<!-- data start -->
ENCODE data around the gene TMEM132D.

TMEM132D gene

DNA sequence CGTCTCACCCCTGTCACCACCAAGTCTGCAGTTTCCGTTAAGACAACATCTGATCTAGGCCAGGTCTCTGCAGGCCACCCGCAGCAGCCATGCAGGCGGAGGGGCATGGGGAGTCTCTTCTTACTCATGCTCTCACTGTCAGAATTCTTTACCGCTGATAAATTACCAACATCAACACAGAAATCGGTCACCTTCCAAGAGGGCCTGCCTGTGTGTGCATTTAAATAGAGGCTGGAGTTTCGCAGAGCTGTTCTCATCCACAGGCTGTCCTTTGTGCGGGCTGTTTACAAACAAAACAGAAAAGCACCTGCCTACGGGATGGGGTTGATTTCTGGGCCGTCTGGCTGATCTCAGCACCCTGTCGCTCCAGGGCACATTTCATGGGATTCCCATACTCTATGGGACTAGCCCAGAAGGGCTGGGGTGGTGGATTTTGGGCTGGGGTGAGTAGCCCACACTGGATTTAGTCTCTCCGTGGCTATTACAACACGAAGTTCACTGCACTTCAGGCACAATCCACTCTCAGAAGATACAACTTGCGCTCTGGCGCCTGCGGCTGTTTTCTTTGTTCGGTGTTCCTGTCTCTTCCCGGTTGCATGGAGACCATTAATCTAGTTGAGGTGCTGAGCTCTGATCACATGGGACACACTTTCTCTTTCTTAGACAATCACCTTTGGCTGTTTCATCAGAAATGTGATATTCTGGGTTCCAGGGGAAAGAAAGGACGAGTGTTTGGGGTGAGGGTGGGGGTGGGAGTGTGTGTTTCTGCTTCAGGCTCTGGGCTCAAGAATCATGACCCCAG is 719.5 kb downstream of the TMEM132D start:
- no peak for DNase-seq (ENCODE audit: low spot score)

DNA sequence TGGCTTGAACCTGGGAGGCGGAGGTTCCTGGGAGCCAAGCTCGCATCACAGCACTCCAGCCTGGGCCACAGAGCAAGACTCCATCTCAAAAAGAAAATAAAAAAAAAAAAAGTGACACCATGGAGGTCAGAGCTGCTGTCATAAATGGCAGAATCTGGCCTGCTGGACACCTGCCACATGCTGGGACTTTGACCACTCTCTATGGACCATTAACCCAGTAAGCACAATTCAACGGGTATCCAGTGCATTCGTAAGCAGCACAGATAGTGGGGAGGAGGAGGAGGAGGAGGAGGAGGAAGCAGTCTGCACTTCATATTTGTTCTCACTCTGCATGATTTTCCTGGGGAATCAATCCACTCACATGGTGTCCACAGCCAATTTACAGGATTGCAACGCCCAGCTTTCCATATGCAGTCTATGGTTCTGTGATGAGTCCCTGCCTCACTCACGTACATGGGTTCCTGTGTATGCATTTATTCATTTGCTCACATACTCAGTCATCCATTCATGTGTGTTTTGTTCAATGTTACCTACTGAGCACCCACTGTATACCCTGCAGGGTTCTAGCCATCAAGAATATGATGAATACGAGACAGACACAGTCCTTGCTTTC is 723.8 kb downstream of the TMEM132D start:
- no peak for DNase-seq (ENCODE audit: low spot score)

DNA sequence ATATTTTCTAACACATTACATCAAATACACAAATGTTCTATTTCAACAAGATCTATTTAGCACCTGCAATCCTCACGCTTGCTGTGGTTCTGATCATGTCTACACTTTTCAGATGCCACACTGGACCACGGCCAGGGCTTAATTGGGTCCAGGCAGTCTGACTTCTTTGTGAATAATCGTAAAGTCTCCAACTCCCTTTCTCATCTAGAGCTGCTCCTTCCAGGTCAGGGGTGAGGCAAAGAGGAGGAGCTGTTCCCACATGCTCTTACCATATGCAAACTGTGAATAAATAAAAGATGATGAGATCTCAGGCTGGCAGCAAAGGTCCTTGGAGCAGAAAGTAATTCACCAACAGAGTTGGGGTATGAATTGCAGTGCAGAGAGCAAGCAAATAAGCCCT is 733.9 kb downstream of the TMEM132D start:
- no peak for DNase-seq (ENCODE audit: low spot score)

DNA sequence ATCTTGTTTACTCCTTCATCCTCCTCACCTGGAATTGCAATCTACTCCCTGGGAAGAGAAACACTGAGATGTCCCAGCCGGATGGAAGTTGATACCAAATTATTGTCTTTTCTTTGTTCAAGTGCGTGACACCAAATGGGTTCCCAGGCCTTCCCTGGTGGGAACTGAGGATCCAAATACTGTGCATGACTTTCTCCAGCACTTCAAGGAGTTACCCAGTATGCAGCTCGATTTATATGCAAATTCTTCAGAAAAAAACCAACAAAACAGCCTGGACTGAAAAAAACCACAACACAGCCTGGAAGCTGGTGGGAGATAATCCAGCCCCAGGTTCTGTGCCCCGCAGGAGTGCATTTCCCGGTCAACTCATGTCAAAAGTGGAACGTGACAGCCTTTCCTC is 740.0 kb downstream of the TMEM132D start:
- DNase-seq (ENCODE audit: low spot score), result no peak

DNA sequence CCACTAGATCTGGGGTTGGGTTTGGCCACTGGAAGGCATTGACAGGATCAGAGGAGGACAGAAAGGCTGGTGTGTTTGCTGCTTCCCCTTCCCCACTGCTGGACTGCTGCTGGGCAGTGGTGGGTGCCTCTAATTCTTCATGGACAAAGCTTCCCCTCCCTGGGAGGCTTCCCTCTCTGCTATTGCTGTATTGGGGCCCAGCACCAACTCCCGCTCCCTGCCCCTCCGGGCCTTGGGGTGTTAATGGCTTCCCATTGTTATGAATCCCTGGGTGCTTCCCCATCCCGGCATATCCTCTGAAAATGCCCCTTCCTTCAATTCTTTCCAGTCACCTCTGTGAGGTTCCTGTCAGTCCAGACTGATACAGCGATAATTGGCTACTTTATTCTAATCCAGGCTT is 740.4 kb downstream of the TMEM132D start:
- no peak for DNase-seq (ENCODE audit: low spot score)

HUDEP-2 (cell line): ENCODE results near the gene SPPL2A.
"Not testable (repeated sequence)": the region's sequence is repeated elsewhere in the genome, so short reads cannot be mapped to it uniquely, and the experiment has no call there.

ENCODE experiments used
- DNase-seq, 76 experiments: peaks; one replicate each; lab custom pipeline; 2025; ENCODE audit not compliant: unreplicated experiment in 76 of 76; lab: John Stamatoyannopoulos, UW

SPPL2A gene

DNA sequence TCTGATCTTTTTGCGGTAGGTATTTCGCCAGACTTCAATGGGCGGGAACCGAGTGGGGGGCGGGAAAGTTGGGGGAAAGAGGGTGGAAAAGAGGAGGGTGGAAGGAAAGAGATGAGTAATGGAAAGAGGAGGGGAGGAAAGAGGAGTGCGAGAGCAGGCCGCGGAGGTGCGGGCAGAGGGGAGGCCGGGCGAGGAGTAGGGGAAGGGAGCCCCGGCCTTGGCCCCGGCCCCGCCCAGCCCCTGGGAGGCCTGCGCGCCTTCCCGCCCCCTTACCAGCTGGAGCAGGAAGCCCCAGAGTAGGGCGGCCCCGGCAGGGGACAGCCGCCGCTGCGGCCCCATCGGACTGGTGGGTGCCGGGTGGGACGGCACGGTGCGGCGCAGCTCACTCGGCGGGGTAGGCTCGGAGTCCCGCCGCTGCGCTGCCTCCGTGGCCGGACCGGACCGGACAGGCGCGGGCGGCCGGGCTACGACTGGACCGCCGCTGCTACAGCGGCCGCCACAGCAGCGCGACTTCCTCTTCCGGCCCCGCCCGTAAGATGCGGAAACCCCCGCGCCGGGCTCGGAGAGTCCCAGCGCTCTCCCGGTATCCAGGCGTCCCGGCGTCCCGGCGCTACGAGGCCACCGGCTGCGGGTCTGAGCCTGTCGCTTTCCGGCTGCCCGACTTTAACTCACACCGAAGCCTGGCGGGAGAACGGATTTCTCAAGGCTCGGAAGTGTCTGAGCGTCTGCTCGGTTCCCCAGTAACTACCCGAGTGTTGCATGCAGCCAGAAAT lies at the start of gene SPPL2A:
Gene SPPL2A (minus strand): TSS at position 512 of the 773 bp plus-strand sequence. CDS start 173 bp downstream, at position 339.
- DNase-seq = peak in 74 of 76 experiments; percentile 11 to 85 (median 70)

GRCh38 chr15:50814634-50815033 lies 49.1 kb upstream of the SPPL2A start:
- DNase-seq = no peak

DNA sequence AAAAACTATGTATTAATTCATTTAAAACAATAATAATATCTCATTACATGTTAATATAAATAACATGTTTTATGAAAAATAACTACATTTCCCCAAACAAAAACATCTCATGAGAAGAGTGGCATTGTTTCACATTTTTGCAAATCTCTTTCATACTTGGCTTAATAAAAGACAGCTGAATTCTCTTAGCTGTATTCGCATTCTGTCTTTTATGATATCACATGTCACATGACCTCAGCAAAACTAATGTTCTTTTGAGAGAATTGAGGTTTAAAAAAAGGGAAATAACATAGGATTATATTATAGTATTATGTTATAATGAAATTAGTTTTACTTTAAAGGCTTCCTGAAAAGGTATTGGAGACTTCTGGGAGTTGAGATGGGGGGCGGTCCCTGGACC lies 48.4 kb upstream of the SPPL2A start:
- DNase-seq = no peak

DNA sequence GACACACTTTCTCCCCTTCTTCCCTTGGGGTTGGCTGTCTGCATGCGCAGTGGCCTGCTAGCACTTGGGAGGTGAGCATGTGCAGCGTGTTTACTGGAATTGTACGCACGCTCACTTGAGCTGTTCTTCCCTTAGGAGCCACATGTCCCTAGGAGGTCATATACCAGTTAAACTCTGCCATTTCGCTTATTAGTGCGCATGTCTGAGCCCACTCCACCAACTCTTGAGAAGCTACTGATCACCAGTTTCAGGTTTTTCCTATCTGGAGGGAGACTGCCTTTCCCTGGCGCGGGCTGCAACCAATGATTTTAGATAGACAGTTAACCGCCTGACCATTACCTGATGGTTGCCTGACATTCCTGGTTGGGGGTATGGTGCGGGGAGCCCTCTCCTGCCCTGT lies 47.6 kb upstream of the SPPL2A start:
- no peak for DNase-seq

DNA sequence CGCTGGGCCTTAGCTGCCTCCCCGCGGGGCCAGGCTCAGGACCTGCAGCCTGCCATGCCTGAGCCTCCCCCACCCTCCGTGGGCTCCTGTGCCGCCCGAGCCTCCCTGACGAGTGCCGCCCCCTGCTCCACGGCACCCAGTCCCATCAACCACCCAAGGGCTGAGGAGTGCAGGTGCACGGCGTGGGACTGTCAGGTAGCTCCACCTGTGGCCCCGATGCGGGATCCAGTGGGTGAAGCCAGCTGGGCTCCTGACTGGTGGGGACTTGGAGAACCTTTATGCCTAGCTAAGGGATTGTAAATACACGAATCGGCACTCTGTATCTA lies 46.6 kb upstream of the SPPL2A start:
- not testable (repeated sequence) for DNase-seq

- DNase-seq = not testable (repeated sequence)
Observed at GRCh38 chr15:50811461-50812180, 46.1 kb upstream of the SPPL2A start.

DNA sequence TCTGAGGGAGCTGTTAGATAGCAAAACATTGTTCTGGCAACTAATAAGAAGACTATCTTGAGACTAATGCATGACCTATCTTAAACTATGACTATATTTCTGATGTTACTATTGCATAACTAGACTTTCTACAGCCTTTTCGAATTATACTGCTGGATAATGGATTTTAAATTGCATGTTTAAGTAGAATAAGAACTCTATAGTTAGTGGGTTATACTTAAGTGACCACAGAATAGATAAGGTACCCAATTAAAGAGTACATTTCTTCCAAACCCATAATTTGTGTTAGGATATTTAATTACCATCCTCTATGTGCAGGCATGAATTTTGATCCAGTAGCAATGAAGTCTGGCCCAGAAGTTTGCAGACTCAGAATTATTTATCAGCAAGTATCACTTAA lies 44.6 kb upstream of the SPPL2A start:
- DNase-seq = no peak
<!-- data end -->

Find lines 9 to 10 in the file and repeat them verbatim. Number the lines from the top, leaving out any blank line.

DNA sequence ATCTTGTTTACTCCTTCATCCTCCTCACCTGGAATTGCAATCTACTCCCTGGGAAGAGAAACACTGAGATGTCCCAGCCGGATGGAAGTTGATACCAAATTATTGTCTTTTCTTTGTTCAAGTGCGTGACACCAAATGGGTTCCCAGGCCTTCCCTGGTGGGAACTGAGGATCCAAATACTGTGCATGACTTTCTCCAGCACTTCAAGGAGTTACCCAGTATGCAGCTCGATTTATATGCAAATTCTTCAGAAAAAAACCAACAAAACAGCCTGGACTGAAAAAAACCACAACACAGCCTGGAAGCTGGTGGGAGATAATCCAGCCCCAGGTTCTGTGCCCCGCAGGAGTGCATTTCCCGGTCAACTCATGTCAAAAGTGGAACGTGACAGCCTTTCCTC is 740.0 kb downstream of the TMEM132D start:
- DNase-seq (ENCODE audit: low spot score), result no peak